John Dewey matters. And not just in the historical sense as a clear-cut, seminal forefather to modern American education, but in the active sense as a potential contributor to contemporary discussions of rhetoric, language, and technology. New research agendas could hinge upon understanding Dewey as a rhetorician, indeed as an analytical philosopher who can productively inform writing pedagogies and rhetorical theory through unique approaches that according to Larry Hickman (2007) anticipate post-postmodernist trends. Traces of Deweyan pedagogy and theory are evident and deeply entrenched all throughout our discipline so a justification of his use usually entails attempts to reveal many ways in which we as educators and scholars of rhetoric are “pragmatist.” Putting Dewey into conversation with the field of computers and writing is an integral move to make not only in making and keeping Dewey relevant to education, but also in taking up Danisch’s (2007) and Crick’s (2010) calls by putting him into larger conversations in contemporary rhetoric about increasing trends towards materiality and new relationships we are forging with technology.
That being said, simply transferring an admittedly dated philosophy to our current use of technologies in the classroom is not enough. The implementation of Deweyan pragmatism into social action blogging assignments in writing classrooms must be a process of negotiation, one that allows for a working towards new conceptualizations of pragmatism. Putting Dewey into conversation with the field of computers and writing is an integral move to make not only in making/keeping Dewey relevant to education, but also in putting him into larger conversations in contemporary rhetoric about increasing trends towards materiality and new relationships we are forging with technology. Many pragmatists will turn to Janet Emig’s (1983) quote (“Dewey is everywhere in our work”) to justify Dewey’s presence in rhetoric and composition discussions. And while Dewey’s ideas are not revolutionary or new, it is timely that we look back to Dewey at a time when the relationship between the public and the school is becoming increasingly complex and when the two “overlapping” publics of digital participatory education and physical civic engagement need explicit connections drawn between them in clear ways.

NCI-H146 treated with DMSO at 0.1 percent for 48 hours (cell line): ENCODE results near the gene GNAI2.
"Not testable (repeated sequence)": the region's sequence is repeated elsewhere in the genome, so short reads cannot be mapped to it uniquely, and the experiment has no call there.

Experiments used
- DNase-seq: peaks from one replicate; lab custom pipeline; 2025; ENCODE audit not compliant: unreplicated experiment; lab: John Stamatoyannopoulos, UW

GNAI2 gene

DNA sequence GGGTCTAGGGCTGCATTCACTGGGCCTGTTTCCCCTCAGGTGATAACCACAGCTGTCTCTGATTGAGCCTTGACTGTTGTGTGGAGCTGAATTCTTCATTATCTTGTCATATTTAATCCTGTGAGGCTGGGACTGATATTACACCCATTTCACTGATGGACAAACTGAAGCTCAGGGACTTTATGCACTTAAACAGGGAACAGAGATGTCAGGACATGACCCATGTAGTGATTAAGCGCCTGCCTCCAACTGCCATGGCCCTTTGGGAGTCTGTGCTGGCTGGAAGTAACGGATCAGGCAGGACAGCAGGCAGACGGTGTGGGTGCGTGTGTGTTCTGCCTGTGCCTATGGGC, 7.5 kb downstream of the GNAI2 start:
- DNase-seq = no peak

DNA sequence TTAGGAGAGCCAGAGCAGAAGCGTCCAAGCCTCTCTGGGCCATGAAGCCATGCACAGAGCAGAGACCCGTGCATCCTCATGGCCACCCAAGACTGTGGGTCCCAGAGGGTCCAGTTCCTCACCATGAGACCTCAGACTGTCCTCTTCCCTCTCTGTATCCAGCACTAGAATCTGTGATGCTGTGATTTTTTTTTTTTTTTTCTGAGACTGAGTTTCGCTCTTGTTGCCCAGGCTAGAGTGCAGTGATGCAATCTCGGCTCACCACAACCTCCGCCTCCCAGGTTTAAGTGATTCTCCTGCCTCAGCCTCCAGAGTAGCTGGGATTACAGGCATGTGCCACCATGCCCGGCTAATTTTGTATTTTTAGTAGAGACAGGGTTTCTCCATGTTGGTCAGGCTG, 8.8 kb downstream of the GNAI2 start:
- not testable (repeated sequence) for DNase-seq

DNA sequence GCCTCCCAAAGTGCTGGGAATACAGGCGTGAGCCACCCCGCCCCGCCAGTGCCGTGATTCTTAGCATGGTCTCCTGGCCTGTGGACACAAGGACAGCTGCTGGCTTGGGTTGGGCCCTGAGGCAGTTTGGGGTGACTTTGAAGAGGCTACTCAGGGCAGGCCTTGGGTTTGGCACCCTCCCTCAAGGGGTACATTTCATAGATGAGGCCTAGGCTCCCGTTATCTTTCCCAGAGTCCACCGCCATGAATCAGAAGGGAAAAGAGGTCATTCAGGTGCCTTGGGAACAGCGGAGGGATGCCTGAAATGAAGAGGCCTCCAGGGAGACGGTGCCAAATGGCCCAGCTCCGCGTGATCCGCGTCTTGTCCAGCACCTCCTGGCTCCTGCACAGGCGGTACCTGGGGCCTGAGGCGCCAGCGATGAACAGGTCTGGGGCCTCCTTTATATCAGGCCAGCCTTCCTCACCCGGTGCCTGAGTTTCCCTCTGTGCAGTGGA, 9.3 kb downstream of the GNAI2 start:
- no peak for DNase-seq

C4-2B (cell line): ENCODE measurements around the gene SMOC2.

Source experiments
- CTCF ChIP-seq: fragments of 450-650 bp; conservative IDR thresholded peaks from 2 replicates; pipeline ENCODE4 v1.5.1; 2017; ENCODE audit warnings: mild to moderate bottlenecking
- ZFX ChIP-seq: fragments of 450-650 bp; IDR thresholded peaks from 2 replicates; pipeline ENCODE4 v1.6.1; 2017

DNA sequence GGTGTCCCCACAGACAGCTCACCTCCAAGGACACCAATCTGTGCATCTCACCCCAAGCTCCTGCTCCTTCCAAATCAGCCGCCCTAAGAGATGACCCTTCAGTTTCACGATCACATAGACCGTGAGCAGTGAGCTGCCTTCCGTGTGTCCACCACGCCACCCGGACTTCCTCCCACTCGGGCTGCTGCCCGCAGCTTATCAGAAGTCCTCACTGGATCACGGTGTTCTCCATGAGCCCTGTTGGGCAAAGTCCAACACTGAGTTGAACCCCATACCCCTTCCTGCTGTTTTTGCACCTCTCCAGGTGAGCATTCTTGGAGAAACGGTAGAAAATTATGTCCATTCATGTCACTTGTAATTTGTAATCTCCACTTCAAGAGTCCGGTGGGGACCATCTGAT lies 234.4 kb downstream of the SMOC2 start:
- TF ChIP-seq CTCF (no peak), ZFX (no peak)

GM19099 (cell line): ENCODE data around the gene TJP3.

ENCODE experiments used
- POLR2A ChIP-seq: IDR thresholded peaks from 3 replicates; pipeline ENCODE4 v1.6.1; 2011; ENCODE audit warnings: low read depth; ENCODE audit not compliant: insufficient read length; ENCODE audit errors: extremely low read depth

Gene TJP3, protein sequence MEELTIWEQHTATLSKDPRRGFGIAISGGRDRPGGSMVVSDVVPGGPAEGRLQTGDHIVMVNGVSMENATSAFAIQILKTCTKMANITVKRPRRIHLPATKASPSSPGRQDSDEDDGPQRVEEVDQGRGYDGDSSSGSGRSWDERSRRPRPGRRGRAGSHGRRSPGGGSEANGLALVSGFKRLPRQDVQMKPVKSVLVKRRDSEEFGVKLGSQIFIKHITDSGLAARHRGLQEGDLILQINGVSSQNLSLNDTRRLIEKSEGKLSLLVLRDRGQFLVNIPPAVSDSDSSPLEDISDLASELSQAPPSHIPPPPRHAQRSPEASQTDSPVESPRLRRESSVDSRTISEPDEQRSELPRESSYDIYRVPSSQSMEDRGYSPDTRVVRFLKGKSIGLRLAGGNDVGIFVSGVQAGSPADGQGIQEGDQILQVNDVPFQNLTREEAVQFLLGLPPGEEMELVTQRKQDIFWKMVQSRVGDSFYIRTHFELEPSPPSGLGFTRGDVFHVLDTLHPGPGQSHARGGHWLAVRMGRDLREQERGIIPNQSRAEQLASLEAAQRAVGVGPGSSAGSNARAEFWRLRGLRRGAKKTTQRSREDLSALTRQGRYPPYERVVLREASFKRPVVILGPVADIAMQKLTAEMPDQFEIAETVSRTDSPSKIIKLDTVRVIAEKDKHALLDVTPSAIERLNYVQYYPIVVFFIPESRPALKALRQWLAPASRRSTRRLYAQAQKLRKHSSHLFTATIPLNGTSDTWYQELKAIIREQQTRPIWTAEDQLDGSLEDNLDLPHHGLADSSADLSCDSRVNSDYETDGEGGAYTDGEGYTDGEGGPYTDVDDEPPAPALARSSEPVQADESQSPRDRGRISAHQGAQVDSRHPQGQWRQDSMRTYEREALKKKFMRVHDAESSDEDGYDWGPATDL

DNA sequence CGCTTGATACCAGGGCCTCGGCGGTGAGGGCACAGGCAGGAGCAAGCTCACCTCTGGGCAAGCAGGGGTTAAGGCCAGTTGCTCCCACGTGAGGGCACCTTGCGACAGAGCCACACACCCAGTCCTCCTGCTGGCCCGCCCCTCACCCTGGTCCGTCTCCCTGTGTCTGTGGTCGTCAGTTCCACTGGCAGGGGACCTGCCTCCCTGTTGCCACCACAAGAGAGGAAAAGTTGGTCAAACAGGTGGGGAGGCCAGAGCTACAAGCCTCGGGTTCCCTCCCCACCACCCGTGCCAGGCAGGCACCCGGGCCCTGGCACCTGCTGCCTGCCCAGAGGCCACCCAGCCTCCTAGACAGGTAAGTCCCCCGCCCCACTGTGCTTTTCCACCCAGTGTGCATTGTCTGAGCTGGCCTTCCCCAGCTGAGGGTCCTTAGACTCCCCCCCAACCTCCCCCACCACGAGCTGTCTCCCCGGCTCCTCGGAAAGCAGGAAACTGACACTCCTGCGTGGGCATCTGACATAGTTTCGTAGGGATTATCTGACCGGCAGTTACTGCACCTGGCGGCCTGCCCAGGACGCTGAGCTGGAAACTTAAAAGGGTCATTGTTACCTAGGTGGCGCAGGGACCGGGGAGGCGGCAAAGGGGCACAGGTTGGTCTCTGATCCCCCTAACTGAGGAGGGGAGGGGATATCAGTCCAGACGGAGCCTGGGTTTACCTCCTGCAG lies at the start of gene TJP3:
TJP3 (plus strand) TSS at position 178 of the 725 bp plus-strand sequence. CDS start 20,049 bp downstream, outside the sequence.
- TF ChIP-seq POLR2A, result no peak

Blogging tools, like Wordpress, can be expanded for a wide array of purposes and need not be pigeonholed to just fit the exigencies that have driven their typical use. Richard Lanham (1990) once wrote, “We will have to decide how technology can be orchestrated into socially responsible use” (p. xv). In this webtext I have shown how turning our attention to the ethical framework of John Dewey, a well-known educator, oft-forgotten philosopher, and newly-tabbed rhetorician, can challenge the common rhetorical exigencies associated with educational blogging in potentially powerful ways. Middlebrook (2009) and others have expanded our use of blogging, but blogs can continue to be expanded even further and must be expanded outside of our typical rhetorical exigence to completely access the full potential. What would happen if we stopped thinking about blogs as merely spaces for personal narratives and used these highly usable web spaces as socially responsible spaces that are accountable to the public and to the local community itself? How can blogs shift our understanding from promoting the self to promoting the community? This challenges students’ and teachers’ conceptions of blogs as representations of the “self” and asks them to consider what using blogs for giving voice to a disadvantaged group might look like.
Blogs have the potential to encourage students and their ethical awareness of social issues but only if we stop seeing blogs as mere journaling or exercises in professionalization and ethos and start seeing them as spaces that represent others’ voices. The intent here is not to completely quash other purposes of blogging associated with a more individualistic ethic, but rather to challenge writing instructors to think of new exigencies to spur on civic-oriented, rhetorically responsible blogging.